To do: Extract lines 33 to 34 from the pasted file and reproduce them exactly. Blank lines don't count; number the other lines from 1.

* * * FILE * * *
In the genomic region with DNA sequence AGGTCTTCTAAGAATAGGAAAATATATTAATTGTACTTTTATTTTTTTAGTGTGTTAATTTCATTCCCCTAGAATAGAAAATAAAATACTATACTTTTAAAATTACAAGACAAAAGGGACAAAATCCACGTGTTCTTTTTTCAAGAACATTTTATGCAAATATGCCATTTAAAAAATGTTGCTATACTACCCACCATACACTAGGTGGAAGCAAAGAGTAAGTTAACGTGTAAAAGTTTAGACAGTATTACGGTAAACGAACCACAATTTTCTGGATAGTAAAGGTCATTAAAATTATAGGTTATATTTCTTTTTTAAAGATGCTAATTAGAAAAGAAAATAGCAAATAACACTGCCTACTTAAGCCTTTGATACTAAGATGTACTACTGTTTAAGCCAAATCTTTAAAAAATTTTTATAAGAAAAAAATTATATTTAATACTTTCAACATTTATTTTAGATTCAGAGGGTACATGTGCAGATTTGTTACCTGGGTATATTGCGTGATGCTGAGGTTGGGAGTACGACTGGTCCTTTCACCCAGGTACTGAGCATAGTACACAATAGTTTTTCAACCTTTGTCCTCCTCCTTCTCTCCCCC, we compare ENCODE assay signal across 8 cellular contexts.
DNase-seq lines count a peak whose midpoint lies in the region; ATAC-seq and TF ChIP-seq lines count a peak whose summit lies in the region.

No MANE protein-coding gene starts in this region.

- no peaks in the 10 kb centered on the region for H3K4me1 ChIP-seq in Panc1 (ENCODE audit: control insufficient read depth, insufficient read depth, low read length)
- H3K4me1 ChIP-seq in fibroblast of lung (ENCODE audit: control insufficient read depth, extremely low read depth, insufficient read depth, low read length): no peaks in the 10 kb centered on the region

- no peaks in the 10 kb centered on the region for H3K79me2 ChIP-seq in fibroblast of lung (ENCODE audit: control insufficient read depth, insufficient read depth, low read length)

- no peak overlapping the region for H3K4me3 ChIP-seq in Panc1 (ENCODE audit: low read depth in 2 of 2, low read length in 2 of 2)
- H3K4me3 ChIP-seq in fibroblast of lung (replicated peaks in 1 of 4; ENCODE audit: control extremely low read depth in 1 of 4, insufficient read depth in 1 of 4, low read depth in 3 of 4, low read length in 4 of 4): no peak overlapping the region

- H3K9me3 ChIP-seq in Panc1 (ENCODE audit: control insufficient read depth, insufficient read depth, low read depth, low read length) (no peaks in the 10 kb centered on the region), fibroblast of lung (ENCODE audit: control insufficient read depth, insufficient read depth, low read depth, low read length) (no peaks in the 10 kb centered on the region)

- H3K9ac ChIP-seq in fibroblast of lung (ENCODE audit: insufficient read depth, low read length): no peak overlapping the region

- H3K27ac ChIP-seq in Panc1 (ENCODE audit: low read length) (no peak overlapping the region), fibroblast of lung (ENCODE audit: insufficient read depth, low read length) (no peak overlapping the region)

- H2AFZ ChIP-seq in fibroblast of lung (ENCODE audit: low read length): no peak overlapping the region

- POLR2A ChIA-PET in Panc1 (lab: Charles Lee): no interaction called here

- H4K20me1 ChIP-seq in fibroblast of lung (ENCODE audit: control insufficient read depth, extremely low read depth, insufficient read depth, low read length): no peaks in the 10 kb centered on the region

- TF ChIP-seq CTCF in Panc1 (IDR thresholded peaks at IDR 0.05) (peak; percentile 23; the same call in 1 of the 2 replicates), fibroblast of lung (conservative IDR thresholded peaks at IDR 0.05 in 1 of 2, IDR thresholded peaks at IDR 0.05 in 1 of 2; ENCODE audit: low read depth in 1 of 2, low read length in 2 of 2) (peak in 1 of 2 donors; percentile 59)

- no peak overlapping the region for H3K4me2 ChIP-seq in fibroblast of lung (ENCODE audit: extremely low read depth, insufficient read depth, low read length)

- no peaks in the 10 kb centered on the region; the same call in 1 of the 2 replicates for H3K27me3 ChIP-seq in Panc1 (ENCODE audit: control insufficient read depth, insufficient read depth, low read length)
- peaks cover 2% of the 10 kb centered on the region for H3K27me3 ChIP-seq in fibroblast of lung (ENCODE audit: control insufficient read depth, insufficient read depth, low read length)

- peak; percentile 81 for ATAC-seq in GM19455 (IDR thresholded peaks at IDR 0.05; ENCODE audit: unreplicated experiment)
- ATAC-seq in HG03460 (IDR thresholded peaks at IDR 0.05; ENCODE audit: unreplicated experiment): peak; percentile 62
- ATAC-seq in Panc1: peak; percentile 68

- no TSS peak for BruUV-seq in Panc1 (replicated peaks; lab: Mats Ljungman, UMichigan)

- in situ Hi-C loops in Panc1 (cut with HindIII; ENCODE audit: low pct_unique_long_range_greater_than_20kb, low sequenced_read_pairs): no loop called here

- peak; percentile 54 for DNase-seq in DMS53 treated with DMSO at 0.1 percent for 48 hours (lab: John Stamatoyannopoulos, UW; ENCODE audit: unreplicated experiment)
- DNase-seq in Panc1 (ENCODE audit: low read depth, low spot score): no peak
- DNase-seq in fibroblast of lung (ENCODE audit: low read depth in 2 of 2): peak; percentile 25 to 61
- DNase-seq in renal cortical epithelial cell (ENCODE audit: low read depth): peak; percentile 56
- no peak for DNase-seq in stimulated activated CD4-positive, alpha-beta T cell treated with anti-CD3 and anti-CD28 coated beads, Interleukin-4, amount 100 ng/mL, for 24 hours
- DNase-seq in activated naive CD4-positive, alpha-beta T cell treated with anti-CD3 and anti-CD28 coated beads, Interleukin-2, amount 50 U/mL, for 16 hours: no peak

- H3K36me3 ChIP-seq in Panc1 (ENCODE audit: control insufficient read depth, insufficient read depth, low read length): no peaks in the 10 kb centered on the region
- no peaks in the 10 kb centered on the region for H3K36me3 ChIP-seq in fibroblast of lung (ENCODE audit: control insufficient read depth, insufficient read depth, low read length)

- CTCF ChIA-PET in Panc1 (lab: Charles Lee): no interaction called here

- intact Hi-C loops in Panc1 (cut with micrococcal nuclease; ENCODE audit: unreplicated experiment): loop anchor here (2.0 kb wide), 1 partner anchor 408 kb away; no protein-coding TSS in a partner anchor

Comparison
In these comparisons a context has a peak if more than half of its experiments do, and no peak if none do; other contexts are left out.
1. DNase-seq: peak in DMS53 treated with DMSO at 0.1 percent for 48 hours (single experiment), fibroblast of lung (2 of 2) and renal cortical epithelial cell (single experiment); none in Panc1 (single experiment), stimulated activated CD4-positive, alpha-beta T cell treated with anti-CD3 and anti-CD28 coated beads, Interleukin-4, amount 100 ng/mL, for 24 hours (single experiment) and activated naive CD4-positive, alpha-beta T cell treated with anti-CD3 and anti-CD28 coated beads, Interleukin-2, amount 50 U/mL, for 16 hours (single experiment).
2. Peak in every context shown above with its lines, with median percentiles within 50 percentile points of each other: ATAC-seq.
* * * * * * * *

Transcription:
- intact Hi-C loops in Panc1 (cut with micrococcal nuclease; ENCODE audit: unreplicated experiment): loop anchor here (2.0 kb wide), 1 partner anchor 408 kb away; no protein-coding TSS in a partner anchor

Comparison